Friday, September 27, 2019

New Dens for the Giants

San Siro, the most stunning of all Italian stadia, will be demolished.

It was announced yesterday that the Stadio Giuseppe Meazza, to give it its proper name, will be rebuilt


"Che Peccato!" - What a shame, I thought at once.

I remember making a pilgrimage just to see the awesome edifice when I first went to Milan in 1989 and
was thrilled when I first caught site of it.

I know I am not the only one in the world who makes a point of visiting stadia as part of a cultural tour of a city. There does not have to be a match on, I just want to admire from a close distance and imbibe the passion of the places' ghosts.

I suggest you visit San Siro too, but hurry - Internazionale and Milan plan to replace the 80,000 seater with a 60,000 capacity venue built alongside the existing stadium, as Tottenham did, over three years to minimize disruption to both clubs.

First built in 1925, San Siro's remodelling for Italia '90 left Milan with one of the most iconic grounds in world football.

Whilst there have been problems with the grass due to a lack of adequate light, the case for rebuilding is less clear beyond a desire by the owners for a multi-million Euro new castle and concomitant windfalls for developers.

The official documentation does a good job of dissing the current ground, but surely the reconstruction plans from the late 1980s spoke of how wonderful that new arena would be too.

A need for sustainability and the provision of adjoining green space is officially at the heart of Populous' The Cathedral design, which at first glance looks like a static throwback to 1960's modernism:



The competing proposal, The Rings of Milan by Manica, seems more in keeping with recent football stadia design and retains the old San Siro pitch as a green space as well.



In the wake of Atletico Madrid ditching their 55,000-seat Vicente Calderon stadium in southern Madrid in favour of the new 68,000 Metropolitano ground in the East of the city, Real Madrid are keen to get their long-planned and much-delayed new Bernabeu up and running at last.

Earlier this year the club announced it would go ahead with a remodelling of their 81,000-seat home at the end of this season - adding a sliding roof, a new facade and eating and drinking facilities, but interestingly no extra seats.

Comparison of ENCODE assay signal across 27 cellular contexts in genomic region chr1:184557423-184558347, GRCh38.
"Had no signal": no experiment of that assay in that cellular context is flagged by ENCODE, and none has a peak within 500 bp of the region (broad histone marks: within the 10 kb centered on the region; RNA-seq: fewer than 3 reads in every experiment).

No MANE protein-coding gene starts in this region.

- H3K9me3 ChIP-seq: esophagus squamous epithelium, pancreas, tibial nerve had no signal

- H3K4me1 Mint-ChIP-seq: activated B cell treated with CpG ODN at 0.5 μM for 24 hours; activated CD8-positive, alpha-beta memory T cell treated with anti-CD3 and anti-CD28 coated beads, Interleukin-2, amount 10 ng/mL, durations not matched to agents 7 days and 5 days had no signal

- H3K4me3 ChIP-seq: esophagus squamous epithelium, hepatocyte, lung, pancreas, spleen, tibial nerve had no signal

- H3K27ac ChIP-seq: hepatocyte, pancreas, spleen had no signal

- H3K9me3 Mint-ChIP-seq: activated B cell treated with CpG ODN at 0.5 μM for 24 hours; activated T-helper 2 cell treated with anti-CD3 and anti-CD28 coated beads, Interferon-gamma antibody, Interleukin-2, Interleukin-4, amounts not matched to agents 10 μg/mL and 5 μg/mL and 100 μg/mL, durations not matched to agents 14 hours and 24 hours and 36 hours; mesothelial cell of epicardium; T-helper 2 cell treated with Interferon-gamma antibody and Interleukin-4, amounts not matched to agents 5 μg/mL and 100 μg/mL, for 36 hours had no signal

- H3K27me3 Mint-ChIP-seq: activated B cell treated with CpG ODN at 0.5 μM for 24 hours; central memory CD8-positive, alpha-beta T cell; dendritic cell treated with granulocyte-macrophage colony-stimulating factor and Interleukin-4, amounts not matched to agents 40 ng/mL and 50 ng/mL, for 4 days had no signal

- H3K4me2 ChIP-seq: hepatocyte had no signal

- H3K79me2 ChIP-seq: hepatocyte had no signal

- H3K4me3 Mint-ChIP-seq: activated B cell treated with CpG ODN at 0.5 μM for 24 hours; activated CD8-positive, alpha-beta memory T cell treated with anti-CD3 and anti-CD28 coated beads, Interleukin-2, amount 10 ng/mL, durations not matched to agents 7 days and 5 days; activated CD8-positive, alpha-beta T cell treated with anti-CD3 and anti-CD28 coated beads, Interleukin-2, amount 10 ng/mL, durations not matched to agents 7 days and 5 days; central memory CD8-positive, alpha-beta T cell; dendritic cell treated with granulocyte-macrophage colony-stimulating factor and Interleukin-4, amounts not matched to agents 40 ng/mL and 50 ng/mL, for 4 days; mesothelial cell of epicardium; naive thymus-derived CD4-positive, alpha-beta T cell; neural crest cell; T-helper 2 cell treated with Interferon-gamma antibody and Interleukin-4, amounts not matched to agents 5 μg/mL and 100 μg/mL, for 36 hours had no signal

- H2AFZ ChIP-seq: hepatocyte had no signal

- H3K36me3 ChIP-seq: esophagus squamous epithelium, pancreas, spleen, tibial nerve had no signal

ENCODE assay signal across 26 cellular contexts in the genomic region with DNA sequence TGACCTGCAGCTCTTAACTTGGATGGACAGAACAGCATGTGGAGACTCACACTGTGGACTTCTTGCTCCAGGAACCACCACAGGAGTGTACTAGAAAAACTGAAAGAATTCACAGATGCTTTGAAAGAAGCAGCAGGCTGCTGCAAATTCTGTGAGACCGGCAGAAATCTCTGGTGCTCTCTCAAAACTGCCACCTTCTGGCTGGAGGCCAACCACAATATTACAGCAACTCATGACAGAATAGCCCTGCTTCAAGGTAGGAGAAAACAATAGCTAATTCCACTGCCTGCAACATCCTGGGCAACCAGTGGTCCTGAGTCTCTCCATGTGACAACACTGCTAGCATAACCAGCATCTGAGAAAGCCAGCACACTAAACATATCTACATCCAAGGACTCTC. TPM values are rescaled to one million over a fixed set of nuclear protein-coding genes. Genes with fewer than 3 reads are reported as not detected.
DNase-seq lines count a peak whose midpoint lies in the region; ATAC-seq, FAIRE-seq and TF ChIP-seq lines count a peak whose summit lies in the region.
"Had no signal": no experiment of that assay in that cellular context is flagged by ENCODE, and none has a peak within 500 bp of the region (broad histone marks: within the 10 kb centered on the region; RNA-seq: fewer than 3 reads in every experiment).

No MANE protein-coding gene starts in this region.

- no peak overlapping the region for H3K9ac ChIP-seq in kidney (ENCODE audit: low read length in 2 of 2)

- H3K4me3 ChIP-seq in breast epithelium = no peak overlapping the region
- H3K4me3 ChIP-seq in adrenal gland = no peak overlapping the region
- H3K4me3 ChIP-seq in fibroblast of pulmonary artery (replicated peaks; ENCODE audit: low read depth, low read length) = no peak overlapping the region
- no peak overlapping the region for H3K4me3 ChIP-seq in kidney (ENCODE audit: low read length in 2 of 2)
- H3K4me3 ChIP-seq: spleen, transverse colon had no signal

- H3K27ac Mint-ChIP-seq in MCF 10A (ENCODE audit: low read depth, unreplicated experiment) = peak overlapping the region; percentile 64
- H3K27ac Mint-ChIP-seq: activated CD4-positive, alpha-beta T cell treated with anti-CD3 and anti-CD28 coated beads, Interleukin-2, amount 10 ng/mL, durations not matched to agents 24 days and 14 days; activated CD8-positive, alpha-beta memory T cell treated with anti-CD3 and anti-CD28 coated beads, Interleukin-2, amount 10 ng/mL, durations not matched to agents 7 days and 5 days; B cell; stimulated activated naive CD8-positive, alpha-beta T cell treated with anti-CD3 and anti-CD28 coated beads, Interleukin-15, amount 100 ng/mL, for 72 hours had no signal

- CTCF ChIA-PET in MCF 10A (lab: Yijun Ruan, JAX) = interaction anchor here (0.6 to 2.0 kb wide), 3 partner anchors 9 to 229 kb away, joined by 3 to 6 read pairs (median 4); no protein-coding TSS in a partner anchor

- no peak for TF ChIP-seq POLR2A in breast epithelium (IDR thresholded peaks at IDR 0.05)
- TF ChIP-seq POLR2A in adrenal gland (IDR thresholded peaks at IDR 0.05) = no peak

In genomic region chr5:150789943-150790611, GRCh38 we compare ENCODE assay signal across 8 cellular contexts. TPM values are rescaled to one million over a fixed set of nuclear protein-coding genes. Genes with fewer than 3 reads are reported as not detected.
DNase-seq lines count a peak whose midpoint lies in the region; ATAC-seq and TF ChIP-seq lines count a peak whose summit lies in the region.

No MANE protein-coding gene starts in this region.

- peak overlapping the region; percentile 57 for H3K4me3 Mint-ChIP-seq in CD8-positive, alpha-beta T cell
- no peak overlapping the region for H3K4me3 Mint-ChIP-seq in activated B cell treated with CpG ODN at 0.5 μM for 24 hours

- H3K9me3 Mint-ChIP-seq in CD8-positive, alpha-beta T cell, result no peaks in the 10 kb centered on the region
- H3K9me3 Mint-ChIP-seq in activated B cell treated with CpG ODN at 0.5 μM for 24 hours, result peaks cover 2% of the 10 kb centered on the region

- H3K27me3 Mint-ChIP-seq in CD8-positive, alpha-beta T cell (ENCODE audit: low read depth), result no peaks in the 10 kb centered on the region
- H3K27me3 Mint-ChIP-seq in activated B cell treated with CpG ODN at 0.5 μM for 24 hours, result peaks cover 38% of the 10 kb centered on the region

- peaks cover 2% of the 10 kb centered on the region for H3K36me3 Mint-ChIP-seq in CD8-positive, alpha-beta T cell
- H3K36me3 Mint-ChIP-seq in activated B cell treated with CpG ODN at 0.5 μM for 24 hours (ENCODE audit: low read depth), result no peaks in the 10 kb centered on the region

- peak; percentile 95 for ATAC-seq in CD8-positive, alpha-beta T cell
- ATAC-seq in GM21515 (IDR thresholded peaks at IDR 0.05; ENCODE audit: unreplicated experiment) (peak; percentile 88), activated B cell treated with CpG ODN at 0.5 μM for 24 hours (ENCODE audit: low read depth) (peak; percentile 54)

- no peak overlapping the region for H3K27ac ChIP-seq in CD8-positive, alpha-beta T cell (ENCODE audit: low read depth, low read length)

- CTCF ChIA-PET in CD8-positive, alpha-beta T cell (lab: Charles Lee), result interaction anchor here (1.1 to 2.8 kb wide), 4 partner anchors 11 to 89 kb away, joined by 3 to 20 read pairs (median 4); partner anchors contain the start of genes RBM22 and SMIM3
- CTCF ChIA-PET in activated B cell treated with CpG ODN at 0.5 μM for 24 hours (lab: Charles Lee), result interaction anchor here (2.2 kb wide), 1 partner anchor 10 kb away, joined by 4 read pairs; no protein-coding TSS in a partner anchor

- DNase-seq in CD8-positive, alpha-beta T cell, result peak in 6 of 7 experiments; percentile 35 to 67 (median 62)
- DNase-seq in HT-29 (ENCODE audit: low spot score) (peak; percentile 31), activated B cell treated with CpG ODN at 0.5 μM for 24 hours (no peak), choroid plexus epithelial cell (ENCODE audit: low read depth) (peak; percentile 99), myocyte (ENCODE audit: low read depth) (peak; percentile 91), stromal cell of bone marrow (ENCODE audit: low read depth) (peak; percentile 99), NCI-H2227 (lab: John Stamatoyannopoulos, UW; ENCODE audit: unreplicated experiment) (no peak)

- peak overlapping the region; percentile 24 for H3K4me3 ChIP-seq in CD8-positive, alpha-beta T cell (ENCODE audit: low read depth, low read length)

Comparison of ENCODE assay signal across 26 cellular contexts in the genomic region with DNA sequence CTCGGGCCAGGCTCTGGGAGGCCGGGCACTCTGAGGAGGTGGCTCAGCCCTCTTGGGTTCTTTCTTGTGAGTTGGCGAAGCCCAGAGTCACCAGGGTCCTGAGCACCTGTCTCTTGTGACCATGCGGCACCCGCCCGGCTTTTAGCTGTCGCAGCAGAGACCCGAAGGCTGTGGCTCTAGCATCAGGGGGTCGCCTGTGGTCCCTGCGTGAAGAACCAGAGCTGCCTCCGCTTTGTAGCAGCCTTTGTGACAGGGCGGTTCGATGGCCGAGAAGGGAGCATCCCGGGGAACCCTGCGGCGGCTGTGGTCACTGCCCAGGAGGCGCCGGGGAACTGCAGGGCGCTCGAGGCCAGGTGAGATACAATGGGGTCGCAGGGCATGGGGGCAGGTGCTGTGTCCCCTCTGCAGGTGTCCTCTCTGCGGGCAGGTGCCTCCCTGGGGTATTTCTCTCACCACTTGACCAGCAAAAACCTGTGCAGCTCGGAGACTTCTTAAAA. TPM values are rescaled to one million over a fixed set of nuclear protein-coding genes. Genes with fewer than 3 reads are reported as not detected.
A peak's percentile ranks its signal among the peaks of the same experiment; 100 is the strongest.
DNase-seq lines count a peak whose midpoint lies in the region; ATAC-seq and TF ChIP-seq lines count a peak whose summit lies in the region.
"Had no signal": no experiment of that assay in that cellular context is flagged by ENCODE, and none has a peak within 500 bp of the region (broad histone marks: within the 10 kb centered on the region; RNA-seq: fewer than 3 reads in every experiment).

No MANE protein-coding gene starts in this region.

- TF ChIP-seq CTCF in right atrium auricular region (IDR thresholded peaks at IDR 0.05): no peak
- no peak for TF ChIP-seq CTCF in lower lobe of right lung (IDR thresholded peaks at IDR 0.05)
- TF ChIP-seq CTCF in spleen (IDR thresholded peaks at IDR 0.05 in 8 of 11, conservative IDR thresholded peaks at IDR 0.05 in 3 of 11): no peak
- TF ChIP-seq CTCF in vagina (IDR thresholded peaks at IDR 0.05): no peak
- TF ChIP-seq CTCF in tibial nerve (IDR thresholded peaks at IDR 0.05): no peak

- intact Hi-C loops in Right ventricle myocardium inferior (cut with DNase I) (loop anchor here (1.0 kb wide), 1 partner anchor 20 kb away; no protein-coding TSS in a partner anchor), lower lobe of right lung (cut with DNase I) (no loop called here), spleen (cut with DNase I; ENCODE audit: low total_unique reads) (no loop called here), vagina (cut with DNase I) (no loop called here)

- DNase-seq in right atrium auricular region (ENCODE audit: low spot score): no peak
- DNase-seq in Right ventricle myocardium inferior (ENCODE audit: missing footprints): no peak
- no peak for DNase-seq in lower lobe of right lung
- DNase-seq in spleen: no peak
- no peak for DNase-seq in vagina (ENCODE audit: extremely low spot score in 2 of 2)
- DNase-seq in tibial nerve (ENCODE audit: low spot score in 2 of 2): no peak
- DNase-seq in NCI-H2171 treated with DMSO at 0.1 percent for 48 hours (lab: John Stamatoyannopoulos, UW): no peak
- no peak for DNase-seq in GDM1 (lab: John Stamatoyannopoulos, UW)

Barcelona had planned to inaugurate Norman Foster's 2007 design for a new Camp Nou with an increase from 99,00 to 105,000 capacity at a cost of around €250 million but the following year's financial crisis kaiboshed that plan.

Seven years later a similar plan returned, at a cost of over half a billion, for a roof over the currently open-air stands and an extra tier for a similar capacity as the Foster design with completion intended for 2024.

The architects this time are Japanese firm Nikken Sekkei, designers of the existing Niigata Big Swan stadium used in the 2002 World Cup, the Tokyo Dome (baseball) and Saitama Super Arena (indoor sports like ice hockey).



Like residents get attached to houses, football supporters cleave to stadia, no matter how tatty or decrepit, as repositories of emotional memory. When the wrecking ball comes it is natural to shed a tear.

Stadia are sometimes compared to places of worship and one of Milan's prospective designs is even called 'The Cathedral' to anoint its sanctity, although when built expect a soulless corporate moniker like The Coca-Cola Cathedral (God forbid).

Yet nobody in their right mind suggests demolishing churches unless they are literally falling down, rather restoring them to their former glory.

But even the twin towers of Wembley Stadium, aka the Cathedral of Football, were turned to dust in 2003.

While stadia remain icons of this religion we adhere to, football's directors feel no qualms in swapping our hallowed grounds for new idols every 30 years or so.

(c) Sean O'Conor & Soccerphile

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